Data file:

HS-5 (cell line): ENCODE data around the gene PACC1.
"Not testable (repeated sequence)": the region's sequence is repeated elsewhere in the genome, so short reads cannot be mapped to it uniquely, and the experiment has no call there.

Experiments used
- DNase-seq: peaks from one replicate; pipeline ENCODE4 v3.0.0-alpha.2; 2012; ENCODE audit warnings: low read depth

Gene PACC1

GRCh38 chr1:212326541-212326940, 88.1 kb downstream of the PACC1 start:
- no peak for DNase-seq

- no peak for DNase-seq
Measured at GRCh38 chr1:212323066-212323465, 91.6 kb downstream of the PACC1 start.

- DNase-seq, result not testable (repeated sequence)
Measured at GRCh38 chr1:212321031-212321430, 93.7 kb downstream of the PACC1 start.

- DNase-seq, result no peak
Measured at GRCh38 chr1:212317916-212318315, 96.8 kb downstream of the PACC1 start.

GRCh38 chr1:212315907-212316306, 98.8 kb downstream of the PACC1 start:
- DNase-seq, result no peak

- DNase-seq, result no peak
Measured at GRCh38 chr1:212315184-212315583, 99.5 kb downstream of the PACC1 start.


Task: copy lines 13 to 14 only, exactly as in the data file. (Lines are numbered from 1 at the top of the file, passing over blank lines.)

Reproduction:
Measured at GRCh38 chr1:212317916-212318315, 96.8 kb downstream of the PACC1 start.

GRCh38 chr1:212315907-212316306, 98.8 kb downstream of the PACC1 start: